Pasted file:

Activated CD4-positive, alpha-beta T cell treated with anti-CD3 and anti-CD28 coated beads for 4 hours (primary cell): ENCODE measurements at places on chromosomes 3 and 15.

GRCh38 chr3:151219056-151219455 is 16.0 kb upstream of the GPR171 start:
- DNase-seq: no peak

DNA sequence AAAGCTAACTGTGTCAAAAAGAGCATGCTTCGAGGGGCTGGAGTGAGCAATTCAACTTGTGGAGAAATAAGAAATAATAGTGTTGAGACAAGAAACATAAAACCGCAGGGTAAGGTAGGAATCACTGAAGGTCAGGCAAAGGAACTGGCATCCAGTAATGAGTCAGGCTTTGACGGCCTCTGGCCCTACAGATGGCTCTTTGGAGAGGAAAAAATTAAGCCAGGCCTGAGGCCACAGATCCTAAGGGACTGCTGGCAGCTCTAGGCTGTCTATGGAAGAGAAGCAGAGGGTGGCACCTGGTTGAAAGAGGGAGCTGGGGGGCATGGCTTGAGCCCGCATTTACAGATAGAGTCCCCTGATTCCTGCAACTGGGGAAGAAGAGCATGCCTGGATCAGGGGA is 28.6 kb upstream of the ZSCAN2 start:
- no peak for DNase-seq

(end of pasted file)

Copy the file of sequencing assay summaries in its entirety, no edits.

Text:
Activated CD4-positive, alpha-beta T cell treated with anti-CD3 and anti-CD28 coated beads for 4 hours (primary cell): ENCODE measurements at places on chromosomes 3 and 15.

GRCh38 chr3:151219056-151219455 is 16.0 kb upstream of the GPR171 start:
- DNase-seq: no peak

DNA sequence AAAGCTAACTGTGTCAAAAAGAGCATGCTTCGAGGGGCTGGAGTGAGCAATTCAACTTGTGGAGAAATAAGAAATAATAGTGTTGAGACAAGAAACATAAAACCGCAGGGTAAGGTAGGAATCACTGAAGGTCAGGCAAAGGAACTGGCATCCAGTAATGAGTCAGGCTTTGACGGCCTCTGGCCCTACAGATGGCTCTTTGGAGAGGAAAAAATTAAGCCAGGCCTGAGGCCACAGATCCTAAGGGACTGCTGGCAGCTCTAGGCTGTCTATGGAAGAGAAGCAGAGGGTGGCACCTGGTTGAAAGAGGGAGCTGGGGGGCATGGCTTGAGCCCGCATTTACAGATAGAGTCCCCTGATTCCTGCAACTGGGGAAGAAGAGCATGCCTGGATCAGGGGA is 28.6 kb upstream of the ZSCAN2 start:
- no peak for DNase-seq